What’s Next For #EveryBODYVisible?
We will continue campaigning, obvs. In fact, the more of us there are, the better – take action here.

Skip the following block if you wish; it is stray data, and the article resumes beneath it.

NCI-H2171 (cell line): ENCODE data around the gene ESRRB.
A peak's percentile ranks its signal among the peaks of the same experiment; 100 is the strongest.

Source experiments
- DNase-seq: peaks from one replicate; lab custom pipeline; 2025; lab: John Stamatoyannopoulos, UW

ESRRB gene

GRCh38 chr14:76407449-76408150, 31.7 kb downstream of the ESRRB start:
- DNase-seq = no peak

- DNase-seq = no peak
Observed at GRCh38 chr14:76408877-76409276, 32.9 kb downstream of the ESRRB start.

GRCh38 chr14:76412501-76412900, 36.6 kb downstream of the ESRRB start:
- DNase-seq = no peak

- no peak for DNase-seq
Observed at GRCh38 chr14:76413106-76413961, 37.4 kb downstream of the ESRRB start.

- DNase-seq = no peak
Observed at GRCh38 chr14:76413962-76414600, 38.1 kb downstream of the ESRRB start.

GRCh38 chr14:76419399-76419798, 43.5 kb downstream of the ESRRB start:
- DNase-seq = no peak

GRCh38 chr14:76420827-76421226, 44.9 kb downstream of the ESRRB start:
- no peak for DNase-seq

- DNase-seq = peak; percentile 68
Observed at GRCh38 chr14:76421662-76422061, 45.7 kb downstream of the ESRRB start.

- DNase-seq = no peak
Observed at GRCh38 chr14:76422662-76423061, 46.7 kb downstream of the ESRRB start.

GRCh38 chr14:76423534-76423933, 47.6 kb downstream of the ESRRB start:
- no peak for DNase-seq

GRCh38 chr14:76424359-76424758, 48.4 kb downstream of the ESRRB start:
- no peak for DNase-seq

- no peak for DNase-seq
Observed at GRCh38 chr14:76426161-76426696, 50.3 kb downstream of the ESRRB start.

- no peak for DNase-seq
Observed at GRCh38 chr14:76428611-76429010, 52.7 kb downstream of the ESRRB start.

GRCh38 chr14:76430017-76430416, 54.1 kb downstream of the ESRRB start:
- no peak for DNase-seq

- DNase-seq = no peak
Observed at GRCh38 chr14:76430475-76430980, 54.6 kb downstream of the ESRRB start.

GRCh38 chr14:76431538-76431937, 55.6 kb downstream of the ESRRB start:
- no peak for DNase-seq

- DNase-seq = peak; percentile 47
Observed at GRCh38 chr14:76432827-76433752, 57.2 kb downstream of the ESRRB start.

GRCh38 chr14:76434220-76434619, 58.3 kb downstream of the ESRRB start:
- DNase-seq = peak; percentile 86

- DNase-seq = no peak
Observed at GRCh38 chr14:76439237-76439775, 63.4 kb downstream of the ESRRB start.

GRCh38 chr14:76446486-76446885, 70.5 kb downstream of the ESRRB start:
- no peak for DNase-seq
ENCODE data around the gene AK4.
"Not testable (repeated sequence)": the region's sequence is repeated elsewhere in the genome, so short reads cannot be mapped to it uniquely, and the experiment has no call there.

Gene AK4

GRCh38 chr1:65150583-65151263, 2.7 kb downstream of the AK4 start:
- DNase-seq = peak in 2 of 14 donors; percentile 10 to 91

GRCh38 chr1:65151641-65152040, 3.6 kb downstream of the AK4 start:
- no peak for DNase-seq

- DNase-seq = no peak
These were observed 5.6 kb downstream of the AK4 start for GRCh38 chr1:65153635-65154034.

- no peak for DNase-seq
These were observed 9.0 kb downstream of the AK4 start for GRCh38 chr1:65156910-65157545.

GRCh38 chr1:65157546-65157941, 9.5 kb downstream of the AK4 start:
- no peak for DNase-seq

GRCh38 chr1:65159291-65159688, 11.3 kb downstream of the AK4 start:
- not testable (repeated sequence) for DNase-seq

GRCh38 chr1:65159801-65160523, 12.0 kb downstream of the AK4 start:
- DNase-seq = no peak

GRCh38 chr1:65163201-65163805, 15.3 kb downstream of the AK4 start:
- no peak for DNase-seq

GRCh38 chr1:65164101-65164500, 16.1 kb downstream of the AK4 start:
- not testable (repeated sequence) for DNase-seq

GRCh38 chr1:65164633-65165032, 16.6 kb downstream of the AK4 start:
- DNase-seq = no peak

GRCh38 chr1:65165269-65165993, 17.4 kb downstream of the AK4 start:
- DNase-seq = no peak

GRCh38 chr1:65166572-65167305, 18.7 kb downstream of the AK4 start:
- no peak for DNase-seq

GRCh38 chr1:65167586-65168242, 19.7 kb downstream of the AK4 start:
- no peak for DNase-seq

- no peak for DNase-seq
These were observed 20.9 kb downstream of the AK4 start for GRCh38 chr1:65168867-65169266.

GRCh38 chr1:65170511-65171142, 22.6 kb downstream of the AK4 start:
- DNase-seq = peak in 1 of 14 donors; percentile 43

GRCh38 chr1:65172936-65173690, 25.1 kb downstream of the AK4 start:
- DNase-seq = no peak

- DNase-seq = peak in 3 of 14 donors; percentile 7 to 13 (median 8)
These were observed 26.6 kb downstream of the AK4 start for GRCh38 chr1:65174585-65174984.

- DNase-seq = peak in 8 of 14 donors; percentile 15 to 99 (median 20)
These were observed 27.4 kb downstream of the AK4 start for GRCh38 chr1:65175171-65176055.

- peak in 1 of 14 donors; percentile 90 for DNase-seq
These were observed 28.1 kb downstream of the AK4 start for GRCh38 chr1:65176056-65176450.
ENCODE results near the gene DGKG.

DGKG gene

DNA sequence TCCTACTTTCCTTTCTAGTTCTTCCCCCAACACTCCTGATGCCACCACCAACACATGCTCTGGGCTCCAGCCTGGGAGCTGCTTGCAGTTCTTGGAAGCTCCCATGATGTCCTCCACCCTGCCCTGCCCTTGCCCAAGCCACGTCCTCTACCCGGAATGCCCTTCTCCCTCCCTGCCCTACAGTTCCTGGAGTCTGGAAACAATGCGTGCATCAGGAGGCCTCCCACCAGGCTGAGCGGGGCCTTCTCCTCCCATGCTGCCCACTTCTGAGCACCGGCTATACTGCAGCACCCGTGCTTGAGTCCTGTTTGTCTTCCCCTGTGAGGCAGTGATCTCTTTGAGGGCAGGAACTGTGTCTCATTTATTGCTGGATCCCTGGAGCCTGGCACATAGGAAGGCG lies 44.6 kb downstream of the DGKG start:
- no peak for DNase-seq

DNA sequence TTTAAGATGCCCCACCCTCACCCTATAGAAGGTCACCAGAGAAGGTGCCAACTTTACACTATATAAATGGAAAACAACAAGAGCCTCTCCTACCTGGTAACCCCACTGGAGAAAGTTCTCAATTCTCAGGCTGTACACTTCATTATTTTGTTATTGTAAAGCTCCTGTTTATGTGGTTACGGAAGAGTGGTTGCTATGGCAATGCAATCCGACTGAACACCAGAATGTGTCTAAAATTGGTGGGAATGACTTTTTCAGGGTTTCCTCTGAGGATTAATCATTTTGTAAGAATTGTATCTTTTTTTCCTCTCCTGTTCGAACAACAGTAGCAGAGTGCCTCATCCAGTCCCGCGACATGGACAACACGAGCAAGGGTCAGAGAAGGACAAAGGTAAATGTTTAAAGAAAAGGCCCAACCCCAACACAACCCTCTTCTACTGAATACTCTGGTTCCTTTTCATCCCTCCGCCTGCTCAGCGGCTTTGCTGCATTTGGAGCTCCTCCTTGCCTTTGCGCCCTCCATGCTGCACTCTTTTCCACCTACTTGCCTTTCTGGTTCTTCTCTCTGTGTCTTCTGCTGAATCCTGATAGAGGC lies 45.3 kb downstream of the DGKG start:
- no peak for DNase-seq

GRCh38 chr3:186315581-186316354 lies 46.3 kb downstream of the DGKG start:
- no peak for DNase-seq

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#EveryBODYVisible @everybodyvisible —- Today is international internet day and it’s time to tell @instagram to stop! I’ve never be in a community that’s so supportive and loving, we share our passion and art to keep us motivated and being awesome. But Instagram’s algorithms and guidelines have been impacting us negatively by shadow banning, deleting accounts, unfollow accounts for us etc. lots of people’s business and work are affectedas Instagram has been one of the main source us getting works or reach certain audience👎🏻 If you don’t think you are affected you probably are, so stand up and say it out loud! “ We want clear guidelines, equally-applied ‘community standards’, right of appeal, and an urgent review into algorithmic bias disproportionately affecting the visibility of LGBTQIA folx, People of Color, sex workers, dancers, athletes, fitness fans, artists, photographers & body-positive IG users.” Tag Instagram chiefs @mosseri @sherylsandberg @davisantigone @maxinepwilliams @schrep @guyro ___________________ #adamlin #apolelin 📸 by @devereuxxo • • • • • #pole#poledance#fitness#dance#mrpoledance#polesport#mrpoledance#malefitness#maledancer#poledancemagic#poleboys#polelove#menofpole#malepoledancer#poledancecombo#poledancesofig#unitedbypole#ipsfpolesports#poledancemagic#Polemale#polefitness#poledancersofinstagram#powerpolesports#gay#instagay#gayboy#iggay#ig_poledance